Little People, Big Dreams is a collection of books about famous women and their lives. This book tells the story of Emmeline Pankhurst. The book is written like a story, despite being factual and retelling true events. The story begins with Emmeline as a child growing up in Manchester, England. She had a nice upbringing with her family in a large house, although they spent a lot of time trying to help others who were much less fortunate. Emmeline learnt to read when she was three and began to dream about what she would become when she was older. One night, she heard her mother and father discussing how it was a shame she wasn't a boy; as a girl she would have very few choices about her future. Emmeline wondered why. She started to read about women's rights and attended talks with her mother, learning about how they were treated unfairly. As she grew older, she married a lawyer who had the same beliefs as her. They campaigned together until he became sick and died, leaving Emmeline with children to care for and no rights to help her. As they grew older, Emmeline and her daughters formed a new group who began to campaign for women's rights. Many women joined their group, however, it wasn't an easy ride with many of them getting injured and arrested. Once the war broke out, Emmeline encouraged women to take over jobs that the men could no longer do. After the war, their voices were heard and women were given the right to vote. This is a detailed story with lots of information about the struggles that women went through to be seen as equal to men. It is a fantastic book to help children to understand how life used to be, as well including some brilliant pictures to help to tell the story. At the end of the book, there is a more detailed, technical timeline for older children and adults to enjoy. This biography is inspiring for children in many ways; it fuels their curiosity, shows them they can do whatever they want if they put their minds to it and it also teaches them about what life could have been like without people like Emmeline! Picture Book / Ages 7+ / Reviewed by Lucy Newton, teacher.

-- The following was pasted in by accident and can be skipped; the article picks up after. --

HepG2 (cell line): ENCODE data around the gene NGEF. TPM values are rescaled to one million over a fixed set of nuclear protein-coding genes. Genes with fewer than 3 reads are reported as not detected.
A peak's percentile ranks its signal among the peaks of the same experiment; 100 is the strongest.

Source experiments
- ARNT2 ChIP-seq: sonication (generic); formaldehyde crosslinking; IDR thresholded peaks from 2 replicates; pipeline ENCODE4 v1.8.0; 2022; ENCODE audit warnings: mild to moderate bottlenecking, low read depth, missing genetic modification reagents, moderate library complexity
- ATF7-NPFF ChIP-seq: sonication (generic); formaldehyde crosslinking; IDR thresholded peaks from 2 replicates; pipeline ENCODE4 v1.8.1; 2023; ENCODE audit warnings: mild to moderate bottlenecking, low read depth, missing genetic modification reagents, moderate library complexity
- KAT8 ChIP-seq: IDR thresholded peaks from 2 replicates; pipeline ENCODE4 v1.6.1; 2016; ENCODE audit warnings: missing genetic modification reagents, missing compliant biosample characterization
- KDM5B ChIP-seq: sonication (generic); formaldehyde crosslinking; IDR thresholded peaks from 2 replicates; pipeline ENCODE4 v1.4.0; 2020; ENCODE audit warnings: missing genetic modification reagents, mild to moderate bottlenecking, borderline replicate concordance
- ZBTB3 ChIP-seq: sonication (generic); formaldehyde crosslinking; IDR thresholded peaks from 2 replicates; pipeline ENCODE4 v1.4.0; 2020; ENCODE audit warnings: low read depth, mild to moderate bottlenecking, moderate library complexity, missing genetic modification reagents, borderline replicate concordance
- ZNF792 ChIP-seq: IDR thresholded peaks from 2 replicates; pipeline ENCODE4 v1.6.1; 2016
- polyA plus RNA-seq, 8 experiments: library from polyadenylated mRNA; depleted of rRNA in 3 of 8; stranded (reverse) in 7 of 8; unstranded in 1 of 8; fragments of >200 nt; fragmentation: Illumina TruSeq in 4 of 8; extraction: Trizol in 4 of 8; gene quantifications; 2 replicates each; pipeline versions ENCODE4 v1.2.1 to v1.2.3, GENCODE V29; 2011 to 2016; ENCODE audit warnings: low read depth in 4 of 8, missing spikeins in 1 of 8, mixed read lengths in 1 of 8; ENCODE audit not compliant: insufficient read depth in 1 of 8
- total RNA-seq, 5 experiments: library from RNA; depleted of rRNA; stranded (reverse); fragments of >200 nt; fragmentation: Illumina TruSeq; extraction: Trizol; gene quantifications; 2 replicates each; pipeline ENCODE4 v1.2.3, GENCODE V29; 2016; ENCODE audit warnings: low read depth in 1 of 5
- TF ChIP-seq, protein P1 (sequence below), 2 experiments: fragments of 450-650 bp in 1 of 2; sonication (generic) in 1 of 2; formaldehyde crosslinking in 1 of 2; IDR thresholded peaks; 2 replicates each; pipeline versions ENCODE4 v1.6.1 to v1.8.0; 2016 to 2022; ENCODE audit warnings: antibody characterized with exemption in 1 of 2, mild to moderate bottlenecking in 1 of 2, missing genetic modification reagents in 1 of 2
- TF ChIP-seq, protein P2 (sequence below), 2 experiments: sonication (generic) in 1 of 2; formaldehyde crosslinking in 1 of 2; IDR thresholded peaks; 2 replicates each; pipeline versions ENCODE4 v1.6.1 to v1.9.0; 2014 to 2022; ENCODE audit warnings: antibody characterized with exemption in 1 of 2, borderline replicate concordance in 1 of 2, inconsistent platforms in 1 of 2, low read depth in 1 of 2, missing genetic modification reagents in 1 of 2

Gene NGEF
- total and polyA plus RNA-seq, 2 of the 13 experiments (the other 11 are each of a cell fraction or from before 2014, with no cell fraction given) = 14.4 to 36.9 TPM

Emmeline Pankhurst